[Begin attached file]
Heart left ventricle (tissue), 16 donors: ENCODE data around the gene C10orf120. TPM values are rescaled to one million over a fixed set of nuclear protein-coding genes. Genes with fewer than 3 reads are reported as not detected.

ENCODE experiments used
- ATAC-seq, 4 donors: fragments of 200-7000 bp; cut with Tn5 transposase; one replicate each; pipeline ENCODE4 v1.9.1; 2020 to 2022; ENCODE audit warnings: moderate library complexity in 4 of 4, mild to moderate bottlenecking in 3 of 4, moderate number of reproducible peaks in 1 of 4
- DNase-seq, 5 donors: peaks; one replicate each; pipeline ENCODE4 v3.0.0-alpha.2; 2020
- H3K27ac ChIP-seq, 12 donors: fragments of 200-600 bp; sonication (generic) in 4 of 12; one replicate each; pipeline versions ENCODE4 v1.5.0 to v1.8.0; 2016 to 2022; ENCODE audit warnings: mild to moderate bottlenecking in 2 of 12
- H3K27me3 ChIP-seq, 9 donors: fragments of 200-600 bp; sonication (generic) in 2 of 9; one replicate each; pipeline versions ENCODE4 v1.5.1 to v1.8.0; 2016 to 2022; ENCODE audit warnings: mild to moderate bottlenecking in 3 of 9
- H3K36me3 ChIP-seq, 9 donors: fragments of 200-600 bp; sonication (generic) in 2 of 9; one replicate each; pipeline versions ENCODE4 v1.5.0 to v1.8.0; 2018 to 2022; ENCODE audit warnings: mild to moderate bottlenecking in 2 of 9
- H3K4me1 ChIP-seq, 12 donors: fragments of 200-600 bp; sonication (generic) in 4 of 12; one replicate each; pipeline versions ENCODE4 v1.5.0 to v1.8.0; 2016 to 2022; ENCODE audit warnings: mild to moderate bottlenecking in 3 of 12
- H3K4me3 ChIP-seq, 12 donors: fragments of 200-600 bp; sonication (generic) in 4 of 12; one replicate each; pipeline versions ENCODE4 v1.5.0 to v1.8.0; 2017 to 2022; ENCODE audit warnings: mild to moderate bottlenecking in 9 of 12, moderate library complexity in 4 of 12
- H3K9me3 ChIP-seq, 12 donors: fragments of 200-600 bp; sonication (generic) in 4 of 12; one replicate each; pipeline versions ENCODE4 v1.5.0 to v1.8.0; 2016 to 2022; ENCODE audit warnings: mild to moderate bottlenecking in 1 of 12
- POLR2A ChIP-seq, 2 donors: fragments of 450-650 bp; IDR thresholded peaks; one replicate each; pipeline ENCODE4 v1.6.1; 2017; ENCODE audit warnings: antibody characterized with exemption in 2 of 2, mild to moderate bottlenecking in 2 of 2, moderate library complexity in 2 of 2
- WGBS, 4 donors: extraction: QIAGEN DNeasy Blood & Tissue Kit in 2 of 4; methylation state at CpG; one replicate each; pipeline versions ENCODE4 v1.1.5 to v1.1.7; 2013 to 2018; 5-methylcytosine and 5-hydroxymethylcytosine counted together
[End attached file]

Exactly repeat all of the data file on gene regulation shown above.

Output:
Heart left ventricle (tissue), 16 donors: ENCODE data around the gene C10orf120. TPM values are rescaled to one million over a fixed set of nuclear protein-coding genes. Genes with fewer than 3 reads are reported as not detected.

ENCODE experiments used
- ATAC-seq, 4 donors: fragments of 200-7000 bp; cut with Tn5 transposase; one replicate each; pipeline ENCODE4 v1.9.1; 2020 to 2022; ENCODE audit warnings: moderate library complexity in 4 of 4, mild to moderate bottlenecking in 3 of 4, moderate number of reproducible peaks in 1 of 4
- DNase-seq, 5 donors: peaks; one replicate each; pipeline ENCODE4 v3.0.0-alpha.2; 2020
- H3K27ac ChIP-seq, 12 donors: fragments of 200-600 bp; sonication (generic) in 4 of 12; one replicate each; pipeline versions ENCODE4 v1.5.0 to v1.8.0; 2016 to 2022; ENCODE audit warnings: mild to moderate bottlenecking in 2 of 12
- H3K27me3 ChIP-seq, 9 donors: fragments of 200-600 bp; sonication (generic) in 2 of 9; one replicate each; pipeline versions ENCODE4 v1.5.1 to v1.8.0; 2016 to 2022; ENCODE audit warnings: mild to moderate bottlenecking in 3 of 9
- H3K36me3 ChIP-seq, 9 donors: fragments of 200-600 bp; sonication (generic) in 2 of 9; one replicate each; pipeline versions ENCODE4 v1.5.0 to v1.8.0; 2018 to 2022; ENCODE audit warnings: mild to moderate bottlenecking in 2 of 9
- H3K4me1 ChIP-seq, 12 donors: fragments of 200-600 bp; sonication (generic) in 4 of 12; one replicate each; pipeline versions ENCODE4 v1.5.0 to v1.8.0; 2016 to 2022; ENCODE audit warnings: mild to moderate bottlenecking in 3 of 12
- H3K4me3 ChIP-seq, 12 donors: fragments of 200-600 bp; sonication (generic) in 4 of 12; one replicate each; pipeline versions ENCODE4 v1.5.0 to v1.8.0; 2017 to 2022; ENCODE audit warnings: mild to moderate bottlenecking in 9 of 12, moderate library complexity in 4 of 12
- H3K9me3 ChIP-seq, 12 donors: fragments of 200-600 bp; sonication (generic) in 4 of 12; one replicate each; pipeline versions ENCODE4 v1.5.0 to v1.8.0; 2016 to 2022; ENCODE audit warnings: mild to moderate bottlenecking in 1 of 12
- POLR2A ChIP-seq, 2 donors: fragments of 450-650 bp; IDR thresholded peaks; one replicate each; pipeline ENCODE4 v1.6.1; 2017; ENCODE audit warnings: antibody characterized with exemption in 2 of 2, mild to moderate bottlenecking in 2 of 2, moderate library complexity in 2 of 2
- WGBS, 4 donors: extraction: QIAGEN DNeasy Blood & Tissue Kit in 2 of 4; methylation state at CpG; one replicate each; pipeline versions ENCODE4 v1.1.5 to v1.1.7; 2013 to 2018; 5-methylcytosine and 5-hydroxymethylcytosine counted together